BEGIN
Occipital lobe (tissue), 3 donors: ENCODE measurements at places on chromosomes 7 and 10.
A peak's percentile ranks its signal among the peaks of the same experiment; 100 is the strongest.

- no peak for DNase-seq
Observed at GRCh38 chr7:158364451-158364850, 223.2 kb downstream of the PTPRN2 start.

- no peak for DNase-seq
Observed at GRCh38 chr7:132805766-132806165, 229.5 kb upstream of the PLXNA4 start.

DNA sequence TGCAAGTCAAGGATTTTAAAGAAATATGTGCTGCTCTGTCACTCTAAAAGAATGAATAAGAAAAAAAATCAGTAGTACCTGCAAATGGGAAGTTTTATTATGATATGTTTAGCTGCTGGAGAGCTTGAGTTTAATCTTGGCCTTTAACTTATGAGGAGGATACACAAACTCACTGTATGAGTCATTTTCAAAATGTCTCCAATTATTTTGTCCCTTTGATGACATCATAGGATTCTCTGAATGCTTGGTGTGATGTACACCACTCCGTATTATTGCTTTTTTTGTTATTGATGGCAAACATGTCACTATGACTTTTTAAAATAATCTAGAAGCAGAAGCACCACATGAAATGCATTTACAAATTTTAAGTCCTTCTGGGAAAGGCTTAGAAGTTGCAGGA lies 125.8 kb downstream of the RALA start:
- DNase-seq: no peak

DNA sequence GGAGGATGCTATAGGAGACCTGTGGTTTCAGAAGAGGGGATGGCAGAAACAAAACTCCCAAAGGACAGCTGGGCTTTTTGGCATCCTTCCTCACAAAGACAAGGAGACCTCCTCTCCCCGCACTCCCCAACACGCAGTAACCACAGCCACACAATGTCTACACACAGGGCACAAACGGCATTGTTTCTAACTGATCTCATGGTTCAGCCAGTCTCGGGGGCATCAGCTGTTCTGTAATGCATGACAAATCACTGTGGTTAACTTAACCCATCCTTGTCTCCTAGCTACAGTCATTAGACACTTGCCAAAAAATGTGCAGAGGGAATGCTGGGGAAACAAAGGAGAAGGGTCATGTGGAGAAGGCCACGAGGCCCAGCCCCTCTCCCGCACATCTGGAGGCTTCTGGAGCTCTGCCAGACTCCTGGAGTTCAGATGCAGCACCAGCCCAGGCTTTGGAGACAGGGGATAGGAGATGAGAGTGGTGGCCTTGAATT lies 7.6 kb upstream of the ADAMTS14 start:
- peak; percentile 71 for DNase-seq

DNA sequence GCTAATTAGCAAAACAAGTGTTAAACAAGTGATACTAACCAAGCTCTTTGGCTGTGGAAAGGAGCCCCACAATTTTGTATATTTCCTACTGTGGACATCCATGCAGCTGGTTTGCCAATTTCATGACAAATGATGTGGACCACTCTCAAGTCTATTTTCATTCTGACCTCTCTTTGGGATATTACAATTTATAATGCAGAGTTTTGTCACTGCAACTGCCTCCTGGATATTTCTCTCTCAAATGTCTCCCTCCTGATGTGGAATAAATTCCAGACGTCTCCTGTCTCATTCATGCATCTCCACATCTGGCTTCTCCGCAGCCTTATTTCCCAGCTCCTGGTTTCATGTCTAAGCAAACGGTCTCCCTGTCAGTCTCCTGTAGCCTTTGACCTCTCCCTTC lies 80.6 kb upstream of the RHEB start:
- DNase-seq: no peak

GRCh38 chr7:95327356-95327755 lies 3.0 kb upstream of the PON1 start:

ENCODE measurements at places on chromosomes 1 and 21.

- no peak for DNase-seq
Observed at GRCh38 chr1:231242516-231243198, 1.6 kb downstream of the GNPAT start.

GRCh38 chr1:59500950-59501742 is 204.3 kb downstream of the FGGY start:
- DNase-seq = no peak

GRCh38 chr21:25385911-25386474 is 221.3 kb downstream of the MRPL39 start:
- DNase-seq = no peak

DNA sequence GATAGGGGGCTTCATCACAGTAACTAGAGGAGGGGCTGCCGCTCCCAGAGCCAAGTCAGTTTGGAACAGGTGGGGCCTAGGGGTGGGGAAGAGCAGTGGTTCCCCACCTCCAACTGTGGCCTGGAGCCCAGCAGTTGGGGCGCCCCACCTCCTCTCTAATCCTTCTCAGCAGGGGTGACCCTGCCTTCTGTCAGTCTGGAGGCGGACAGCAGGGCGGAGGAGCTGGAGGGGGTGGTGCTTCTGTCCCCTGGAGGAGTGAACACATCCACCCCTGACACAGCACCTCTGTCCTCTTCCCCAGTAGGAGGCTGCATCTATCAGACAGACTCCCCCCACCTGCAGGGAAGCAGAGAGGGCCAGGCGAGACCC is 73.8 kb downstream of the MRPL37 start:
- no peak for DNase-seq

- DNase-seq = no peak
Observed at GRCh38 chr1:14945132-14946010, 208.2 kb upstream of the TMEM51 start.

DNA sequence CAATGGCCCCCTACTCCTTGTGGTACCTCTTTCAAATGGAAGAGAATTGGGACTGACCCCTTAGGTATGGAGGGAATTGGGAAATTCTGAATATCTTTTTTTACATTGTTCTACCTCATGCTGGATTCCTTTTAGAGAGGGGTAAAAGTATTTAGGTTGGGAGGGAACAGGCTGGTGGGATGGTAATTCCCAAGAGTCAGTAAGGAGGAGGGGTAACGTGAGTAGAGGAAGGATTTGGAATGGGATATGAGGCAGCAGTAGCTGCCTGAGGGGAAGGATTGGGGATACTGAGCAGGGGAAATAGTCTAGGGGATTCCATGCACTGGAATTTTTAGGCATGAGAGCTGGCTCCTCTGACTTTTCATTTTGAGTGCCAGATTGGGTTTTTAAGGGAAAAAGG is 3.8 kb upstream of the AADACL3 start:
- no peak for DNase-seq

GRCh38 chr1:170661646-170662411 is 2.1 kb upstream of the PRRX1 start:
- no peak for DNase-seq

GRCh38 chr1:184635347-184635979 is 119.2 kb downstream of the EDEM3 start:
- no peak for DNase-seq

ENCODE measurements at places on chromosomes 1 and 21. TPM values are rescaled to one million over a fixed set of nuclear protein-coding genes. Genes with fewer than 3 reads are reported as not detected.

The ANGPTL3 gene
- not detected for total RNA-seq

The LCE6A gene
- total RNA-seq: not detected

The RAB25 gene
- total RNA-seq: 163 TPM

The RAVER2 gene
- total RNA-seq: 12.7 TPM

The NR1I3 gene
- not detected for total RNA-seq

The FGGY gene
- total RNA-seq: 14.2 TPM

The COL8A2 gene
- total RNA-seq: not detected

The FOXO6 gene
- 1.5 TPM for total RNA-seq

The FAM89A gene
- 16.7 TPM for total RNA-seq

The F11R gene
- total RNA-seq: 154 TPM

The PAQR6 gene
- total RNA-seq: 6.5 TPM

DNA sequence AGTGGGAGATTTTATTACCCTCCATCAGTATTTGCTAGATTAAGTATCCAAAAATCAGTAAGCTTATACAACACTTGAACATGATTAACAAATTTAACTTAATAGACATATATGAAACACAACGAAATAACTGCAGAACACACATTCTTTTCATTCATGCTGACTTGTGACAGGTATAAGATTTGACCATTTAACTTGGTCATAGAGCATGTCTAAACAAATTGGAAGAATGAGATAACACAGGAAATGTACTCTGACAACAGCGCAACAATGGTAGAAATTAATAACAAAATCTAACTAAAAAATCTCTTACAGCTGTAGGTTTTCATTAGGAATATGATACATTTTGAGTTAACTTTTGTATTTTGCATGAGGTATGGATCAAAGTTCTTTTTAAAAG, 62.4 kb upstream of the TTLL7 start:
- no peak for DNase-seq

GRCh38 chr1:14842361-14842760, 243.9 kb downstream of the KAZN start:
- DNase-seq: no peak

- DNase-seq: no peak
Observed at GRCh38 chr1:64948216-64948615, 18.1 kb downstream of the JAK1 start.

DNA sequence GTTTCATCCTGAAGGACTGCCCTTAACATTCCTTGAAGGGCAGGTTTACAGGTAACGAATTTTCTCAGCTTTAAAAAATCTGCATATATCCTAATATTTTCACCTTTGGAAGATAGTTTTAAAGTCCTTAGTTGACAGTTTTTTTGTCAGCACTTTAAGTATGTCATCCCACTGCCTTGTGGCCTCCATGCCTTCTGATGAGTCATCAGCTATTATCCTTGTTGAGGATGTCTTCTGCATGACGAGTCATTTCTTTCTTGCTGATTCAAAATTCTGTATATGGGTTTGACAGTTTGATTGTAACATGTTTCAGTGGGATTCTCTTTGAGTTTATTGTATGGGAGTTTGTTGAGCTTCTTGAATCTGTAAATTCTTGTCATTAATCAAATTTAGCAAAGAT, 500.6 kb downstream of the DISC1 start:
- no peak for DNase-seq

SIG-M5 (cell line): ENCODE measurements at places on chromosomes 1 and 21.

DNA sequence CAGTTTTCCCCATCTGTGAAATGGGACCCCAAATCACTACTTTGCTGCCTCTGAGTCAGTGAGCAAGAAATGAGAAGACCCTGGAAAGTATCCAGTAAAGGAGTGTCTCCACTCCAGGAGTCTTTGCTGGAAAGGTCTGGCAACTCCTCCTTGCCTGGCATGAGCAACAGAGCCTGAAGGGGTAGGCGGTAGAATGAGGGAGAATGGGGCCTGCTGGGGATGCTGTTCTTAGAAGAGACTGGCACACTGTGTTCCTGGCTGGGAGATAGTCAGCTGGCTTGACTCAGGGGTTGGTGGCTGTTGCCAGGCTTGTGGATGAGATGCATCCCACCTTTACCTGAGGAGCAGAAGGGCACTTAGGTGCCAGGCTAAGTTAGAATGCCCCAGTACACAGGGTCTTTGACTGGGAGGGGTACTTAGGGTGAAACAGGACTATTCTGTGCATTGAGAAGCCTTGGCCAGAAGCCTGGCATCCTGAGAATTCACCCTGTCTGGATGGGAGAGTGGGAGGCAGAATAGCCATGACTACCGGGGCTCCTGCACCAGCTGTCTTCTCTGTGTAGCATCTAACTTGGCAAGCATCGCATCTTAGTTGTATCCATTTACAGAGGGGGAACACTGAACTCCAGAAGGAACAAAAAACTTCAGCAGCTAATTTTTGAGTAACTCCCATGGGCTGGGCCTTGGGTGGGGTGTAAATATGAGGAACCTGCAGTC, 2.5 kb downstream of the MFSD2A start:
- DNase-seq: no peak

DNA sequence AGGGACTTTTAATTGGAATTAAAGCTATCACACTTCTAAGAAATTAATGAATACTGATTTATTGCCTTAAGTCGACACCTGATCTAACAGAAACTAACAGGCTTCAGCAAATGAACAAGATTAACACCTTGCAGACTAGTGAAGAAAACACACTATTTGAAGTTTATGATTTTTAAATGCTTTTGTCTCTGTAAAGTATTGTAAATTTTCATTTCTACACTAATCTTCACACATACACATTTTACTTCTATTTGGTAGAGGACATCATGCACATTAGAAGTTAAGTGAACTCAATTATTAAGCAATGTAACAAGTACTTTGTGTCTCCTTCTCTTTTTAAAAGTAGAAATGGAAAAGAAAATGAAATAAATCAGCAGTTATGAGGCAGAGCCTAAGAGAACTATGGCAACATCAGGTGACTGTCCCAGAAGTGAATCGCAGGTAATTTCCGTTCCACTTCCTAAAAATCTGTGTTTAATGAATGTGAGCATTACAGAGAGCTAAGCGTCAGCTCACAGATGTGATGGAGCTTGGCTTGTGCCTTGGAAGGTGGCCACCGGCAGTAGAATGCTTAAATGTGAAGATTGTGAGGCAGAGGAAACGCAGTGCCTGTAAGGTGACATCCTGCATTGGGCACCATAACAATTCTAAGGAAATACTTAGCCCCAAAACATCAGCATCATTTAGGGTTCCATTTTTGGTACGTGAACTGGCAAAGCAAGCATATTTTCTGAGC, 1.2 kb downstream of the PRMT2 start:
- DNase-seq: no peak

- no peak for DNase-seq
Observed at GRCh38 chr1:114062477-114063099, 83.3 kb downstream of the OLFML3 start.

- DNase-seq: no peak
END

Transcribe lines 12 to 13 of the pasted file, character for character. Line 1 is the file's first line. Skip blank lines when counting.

- DNase-seq: no peak

GRCh38 chr7:95327356-95327755 lies 3.0 kb upstream of the PON1 start: